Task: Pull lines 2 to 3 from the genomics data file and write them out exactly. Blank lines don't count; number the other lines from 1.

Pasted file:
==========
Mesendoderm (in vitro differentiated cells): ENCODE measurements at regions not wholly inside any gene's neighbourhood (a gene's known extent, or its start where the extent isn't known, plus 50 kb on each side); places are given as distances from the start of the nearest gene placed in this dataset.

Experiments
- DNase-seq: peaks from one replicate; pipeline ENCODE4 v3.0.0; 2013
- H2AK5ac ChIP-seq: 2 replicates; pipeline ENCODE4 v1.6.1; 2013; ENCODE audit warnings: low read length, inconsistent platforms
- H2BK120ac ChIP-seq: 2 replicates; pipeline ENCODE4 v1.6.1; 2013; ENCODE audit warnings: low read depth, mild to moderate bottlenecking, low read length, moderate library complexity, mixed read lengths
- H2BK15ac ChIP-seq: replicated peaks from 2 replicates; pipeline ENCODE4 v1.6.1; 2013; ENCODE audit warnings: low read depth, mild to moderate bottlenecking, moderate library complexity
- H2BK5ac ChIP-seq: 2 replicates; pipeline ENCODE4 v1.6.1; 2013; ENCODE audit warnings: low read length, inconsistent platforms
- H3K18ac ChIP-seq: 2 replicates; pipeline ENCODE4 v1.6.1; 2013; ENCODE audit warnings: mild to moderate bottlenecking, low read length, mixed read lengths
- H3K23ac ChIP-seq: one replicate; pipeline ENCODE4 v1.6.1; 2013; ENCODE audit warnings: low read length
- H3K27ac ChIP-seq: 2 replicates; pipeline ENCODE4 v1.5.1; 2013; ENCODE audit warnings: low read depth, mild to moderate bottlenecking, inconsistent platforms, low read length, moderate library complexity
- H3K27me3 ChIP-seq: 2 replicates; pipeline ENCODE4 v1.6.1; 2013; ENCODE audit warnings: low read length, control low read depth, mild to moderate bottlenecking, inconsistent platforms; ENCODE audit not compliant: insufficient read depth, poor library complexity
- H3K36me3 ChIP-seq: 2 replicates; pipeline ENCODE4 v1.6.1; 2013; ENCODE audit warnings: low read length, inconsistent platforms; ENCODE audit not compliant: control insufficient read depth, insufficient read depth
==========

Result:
Experiments
- DNase-seq: peaks from one replicate; pipeline ENCODE4 v3.0.0; 2013